Friday, December 26: A CAPE MAY WARBLER  seems to be a regular every day at a Dunnett Blvd feeder in Belleville. It appeared once again today, and showed the pugnacious nature of his species this afternoon when he took possession of a small platform feeder stocked with sunflower chips and drove off any chickadees bold enough to try to share it. The condition of West Lake at Wellington is quite a bit different from what it was last year at this time. The lake is completely open and yesterday the lake near Wellington was covered in MUTE SWANS, CANADA GEESE and MALLARDS. Also at least 2 TUNDRA SWANS, 2 HOODED MERGANSERS, 1 NORTHERN PINTAIL, 1 COMMON MERGANSER, 3 Scaup, and 4 LONG-TAILED DUCKS. A week ago, the Christmas Bird Count at Cobourg and Port Hope was held with 77 species tallied, a few highlights being one each of THAYER’S GULL, SHORT-EARED OWL, HERMIT THRUSH, NORTHERN MOCKINGBIRD, AMERICAN PIPIT and 2 SAVANNAH SPARROWS. Certainly reflective of the unseasonably warm weather we have been enjoying. Other than COMMON REDPOLLS (518), winter finches were scarce -  PINE GROSBEAK (1),  PURPLE FINCH (4), PINE SISKIN (60), EVENING GROSBEAK (1). No SNOWY OWLS  reported from Prince Edward County in recent days, although I am sure they are still around since the two were seen on the Prince Edward Point CBC, at Cressy Lakeside Road and Ostrander Point on the 20th. One has been seen in the area of the Norman Rogers Airport in Kingston during the past week, and the  Kingston PEREGRINE FALCON continues to be seen downtown.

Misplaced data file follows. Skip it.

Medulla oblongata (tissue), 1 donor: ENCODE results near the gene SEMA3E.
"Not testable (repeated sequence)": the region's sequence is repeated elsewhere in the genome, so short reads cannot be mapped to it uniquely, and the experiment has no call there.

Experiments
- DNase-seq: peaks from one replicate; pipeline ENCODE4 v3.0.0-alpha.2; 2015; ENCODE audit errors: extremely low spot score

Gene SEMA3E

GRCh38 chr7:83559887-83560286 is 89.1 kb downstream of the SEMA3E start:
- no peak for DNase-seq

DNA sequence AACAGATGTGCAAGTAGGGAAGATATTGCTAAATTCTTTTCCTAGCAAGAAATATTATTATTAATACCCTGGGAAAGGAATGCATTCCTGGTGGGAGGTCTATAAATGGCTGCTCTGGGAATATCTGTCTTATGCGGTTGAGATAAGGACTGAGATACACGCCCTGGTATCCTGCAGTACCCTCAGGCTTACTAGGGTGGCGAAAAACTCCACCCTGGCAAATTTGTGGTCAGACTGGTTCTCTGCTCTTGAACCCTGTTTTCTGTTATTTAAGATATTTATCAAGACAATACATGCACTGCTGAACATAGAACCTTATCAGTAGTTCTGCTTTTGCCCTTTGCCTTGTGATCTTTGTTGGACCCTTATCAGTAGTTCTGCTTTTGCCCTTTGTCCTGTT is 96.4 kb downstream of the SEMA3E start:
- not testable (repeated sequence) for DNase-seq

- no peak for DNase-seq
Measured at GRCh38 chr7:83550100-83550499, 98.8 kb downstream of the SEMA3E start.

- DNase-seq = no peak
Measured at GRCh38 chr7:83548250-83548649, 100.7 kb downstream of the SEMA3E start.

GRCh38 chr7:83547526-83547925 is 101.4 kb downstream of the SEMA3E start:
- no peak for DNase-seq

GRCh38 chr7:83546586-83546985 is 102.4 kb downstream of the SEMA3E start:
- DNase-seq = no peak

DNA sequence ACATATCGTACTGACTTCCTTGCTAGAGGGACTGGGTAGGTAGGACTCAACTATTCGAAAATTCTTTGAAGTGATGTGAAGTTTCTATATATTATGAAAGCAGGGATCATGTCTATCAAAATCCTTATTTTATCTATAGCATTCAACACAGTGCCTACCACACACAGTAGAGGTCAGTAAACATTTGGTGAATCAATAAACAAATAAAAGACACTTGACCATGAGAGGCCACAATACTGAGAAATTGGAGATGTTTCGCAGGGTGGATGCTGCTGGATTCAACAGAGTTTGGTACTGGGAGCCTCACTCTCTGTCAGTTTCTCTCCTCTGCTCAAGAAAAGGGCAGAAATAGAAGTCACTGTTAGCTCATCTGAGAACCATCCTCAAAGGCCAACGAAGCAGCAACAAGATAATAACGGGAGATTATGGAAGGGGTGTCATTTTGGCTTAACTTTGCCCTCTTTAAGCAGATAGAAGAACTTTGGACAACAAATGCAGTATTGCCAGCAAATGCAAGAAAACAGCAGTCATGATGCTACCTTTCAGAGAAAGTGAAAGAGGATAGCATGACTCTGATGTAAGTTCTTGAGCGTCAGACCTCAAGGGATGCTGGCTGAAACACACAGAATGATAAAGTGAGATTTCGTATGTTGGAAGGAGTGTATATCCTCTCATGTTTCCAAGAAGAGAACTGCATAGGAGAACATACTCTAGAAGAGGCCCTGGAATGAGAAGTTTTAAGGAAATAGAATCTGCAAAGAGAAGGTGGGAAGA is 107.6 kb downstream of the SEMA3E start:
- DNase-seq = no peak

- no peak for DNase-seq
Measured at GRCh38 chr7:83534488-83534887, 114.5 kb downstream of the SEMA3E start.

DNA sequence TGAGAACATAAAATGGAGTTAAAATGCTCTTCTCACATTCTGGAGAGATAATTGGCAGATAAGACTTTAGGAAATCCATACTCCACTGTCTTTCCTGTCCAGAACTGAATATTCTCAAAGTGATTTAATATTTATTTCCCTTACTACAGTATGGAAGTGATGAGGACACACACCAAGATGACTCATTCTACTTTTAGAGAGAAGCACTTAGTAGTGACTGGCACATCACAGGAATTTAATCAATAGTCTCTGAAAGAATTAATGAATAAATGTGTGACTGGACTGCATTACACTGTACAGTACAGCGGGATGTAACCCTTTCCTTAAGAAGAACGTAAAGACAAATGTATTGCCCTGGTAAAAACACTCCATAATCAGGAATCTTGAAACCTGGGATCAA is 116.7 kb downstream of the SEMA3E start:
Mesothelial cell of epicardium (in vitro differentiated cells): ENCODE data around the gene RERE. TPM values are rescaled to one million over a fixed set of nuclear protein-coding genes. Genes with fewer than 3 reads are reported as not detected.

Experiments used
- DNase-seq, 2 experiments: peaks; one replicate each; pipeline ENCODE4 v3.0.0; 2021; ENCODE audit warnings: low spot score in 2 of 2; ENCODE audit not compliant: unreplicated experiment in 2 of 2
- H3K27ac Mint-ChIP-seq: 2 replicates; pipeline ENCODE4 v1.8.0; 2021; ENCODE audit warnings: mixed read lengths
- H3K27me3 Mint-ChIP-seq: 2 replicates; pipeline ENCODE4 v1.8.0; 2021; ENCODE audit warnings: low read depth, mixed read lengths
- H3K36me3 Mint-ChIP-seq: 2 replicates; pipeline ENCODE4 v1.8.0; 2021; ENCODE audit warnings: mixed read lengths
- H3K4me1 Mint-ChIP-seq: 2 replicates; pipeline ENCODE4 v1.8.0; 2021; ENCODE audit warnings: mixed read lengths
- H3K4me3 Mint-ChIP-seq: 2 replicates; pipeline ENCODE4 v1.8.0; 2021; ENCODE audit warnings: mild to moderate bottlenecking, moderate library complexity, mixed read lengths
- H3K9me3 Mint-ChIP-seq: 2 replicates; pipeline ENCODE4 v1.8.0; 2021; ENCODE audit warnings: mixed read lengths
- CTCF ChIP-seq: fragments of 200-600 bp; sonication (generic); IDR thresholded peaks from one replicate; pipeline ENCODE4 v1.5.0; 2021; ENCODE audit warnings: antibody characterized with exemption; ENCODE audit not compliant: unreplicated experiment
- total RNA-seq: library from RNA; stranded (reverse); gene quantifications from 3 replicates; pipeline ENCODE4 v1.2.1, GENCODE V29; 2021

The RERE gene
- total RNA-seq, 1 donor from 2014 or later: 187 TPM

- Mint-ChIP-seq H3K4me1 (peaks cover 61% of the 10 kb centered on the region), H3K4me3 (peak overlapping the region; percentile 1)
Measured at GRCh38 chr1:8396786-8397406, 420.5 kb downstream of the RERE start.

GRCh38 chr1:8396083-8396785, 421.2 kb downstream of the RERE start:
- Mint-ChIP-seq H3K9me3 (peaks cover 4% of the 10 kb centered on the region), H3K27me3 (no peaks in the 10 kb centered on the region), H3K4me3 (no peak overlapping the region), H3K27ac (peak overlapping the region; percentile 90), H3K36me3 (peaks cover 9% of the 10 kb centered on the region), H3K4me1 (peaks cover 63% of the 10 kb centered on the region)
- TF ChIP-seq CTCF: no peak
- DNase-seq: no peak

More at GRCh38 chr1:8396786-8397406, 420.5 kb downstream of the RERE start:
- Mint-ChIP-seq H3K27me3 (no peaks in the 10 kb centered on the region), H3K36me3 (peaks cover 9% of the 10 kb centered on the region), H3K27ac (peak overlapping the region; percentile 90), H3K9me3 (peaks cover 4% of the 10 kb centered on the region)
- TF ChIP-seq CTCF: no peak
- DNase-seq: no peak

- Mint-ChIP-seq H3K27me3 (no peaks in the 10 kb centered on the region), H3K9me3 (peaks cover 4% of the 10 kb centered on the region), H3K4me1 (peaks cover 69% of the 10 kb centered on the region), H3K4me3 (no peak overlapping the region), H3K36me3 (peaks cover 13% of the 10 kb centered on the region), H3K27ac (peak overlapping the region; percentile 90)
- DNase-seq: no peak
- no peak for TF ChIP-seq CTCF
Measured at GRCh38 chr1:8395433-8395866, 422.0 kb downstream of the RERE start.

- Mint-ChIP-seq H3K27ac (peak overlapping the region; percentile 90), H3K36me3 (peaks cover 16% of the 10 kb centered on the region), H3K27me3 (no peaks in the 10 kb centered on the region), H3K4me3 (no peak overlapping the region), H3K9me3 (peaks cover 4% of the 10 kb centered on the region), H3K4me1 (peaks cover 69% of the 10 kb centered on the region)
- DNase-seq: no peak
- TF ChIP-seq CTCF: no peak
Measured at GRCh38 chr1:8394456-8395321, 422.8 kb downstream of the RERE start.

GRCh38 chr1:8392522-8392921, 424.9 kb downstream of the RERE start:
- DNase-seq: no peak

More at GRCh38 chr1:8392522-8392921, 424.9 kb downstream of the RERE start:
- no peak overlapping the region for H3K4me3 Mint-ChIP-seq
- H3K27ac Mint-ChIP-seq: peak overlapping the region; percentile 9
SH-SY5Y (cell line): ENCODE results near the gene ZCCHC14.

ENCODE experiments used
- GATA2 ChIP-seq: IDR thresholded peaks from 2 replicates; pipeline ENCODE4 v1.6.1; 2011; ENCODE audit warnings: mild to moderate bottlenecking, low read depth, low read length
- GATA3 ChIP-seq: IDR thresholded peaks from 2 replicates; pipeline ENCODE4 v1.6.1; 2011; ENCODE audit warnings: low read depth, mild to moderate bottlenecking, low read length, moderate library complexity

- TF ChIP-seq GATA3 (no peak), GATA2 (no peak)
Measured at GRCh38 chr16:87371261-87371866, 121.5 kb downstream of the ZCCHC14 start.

Thursday, December 25: No bird report today and any other sightings made today will be held over until tomorrow evening's report. A very merry Christmas to all readers of this blog. I am trying to keep something on it daily as it is obviously being followed. I think we will reach 47,000 hits by December 31st, which is more than double last year. Thank you so much for your sightings and photos, and for keeping this space vibrant. Fred Helleiner's Presqu'ile Park Weekly Report has been uploaded to the NatureStuff website, and can be viewed by CLICKING HERE.